What parents need to know
Parents Need to Know
Parents need to know that this is a nature simulation game that combines rules found in nature with fantasy. Animals can eat one another, but nothing is shown – all you see is a cloud of dust and then an announcement that an animal has died. Procreation is likewise not shown – animals are seen as being affectionate to one another (as in intertwining necks, etc) and then babies just show up. There is some comic mischief in suggested tasks which have negative consequences; as when you are told to provoke a skunk into spraying you, and when you do, your avatar (a white hand) faints. The Wii version deals with pollution issues. To play it alone, you must be old enough to read. But younger children will enjoy exploring this game with older siblings or parents on the Wii which offers cooperative gameplay for up to 4 players.
What's it about?
SIMANIMALS is a forest simulation in which you control all the animals and plants found in a variety of locations. The overall goal of the game is to keep everyone happy, which is monitored on a happiness bar shown at the top of the screen. Animals need food, shelter, sleep, mates, and fun. Plants need the right soil with the right amount of moisture. By planting trees, bushes, and flowers, you coax certain animals to check out your part of the forest. And when these herbivores arrive, their predators aren't far behind. You can intervene in their interactions including picking up animals and depositing them far away.
Playing as the white hand of nature, you start in just one environment which is open to your ministrations. However, as you make the plants and animals happy by doing things like dropping acorns near squirrels or moving maple trees into grassy areas, the happiness of your forest increases to the point that a new environment becomes available to you. You will find new animals and plants in each new environment including waddling ducks, shy skunks, busy beavers, and playful bears. And each location is full of unique challenges that you can choose to pursue or not.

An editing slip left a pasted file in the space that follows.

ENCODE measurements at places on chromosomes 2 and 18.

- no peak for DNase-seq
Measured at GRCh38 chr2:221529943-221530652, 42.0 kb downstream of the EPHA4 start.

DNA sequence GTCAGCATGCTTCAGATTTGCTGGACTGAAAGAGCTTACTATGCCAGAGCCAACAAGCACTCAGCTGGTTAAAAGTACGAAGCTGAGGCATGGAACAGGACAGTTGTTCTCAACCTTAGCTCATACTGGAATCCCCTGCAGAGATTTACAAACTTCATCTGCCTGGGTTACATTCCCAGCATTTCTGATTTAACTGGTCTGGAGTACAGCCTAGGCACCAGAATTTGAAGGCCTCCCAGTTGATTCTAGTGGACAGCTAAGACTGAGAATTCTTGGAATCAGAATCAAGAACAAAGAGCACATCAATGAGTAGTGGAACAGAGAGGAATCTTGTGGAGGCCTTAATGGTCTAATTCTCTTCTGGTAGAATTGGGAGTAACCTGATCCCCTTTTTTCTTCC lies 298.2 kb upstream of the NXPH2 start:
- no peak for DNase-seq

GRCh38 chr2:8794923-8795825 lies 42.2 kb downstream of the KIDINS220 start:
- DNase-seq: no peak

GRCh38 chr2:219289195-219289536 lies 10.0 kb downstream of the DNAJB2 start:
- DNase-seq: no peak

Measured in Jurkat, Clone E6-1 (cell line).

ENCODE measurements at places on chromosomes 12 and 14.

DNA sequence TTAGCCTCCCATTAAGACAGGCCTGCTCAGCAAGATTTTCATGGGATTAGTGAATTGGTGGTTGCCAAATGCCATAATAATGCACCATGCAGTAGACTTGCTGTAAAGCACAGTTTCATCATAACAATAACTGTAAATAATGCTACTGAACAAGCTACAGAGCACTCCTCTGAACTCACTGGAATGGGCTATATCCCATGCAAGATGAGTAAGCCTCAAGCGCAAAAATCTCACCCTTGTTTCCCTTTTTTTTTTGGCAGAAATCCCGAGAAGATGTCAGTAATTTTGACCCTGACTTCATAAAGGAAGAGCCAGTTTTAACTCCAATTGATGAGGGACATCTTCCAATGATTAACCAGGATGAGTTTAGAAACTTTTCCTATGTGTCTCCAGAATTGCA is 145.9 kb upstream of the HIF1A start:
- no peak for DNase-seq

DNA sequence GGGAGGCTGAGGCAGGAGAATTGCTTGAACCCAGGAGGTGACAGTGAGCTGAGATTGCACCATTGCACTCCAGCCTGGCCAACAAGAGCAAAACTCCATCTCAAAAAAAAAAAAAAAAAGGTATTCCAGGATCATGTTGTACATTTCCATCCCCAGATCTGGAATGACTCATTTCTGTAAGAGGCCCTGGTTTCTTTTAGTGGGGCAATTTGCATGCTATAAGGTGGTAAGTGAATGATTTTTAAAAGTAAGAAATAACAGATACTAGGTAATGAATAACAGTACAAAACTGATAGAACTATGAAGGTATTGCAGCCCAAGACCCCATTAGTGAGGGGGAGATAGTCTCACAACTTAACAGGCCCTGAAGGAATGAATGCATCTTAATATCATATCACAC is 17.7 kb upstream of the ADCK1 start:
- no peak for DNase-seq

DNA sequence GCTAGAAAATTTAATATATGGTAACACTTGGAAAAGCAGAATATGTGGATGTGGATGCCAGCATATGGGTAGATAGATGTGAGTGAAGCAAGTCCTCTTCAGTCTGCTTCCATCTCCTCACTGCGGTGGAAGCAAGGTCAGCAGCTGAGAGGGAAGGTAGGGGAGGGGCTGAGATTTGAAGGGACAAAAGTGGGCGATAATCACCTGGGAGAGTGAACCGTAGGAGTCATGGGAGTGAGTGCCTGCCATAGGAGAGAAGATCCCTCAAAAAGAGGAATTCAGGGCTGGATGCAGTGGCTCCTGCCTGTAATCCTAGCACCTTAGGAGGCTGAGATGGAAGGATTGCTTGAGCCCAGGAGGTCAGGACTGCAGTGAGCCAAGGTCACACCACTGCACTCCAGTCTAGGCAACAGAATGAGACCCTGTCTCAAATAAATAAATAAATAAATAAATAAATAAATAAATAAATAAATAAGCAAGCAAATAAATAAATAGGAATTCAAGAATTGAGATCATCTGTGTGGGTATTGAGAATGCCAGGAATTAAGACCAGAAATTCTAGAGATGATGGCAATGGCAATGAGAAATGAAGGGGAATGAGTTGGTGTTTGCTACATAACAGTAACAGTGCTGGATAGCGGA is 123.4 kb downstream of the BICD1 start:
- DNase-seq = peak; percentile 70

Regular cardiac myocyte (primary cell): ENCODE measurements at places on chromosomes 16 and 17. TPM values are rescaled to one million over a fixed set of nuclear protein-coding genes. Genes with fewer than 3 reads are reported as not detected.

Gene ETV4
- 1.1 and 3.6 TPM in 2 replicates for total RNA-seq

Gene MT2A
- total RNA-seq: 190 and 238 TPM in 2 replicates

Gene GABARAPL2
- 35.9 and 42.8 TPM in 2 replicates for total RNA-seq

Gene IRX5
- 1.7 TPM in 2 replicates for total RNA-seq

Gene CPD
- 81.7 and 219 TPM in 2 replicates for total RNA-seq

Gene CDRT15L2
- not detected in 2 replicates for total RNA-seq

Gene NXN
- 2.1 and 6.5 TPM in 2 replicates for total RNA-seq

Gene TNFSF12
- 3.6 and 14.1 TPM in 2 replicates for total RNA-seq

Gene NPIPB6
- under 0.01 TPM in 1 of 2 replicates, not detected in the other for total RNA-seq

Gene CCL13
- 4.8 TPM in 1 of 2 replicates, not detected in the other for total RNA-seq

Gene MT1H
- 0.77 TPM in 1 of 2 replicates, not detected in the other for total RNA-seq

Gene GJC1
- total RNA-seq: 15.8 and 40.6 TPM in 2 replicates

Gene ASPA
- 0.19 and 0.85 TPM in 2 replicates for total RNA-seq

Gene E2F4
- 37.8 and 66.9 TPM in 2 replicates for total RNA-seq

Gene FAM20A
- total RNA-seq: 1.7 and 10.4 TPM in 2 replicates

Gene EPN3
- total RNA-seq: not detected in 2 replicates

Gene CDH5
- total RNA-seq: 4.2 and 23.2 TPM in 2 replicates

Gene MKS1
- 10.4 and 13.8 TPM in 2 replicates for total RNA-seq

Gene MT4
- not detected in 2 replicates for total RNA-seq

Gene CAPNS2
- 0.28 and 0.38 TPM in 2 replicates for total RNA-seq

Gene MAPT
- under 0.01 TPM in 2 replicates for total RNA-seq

Is it any good?
This is a deep and intriguing nature simulation that will appeal to both kids and adults. It does a great job of teaching you how to play game by offering nature challenges. Most of the information you discover about the animals is true; but the game also introduces fantasy elements that add zing, including the ability to send lightning bolts to destroy intrusive plants.
By playing SimAnimals, kids will learn about the interconnectivity of plants and animals, and, in the Wii game, about how pollution affects us all. Since there is no "right" way to play in this giant sandbox, every time you start a new game it is different. Also, for kids who are real animal-lovers, one of the fantasy elements of the game is that you can reprogram a predators' eating habits so that no animal ever eats another. The Wii version allows up to four players to explore an environment together making it a great game for families to play together.
Families can talk about...
Families can talk about how this simulation is true to life and in which ways it is fantasy. Would the game have been as fun if it didn't have the fantasy elements? Did it bother you when your animal friends were eaten by other animals? Or, did you protect them?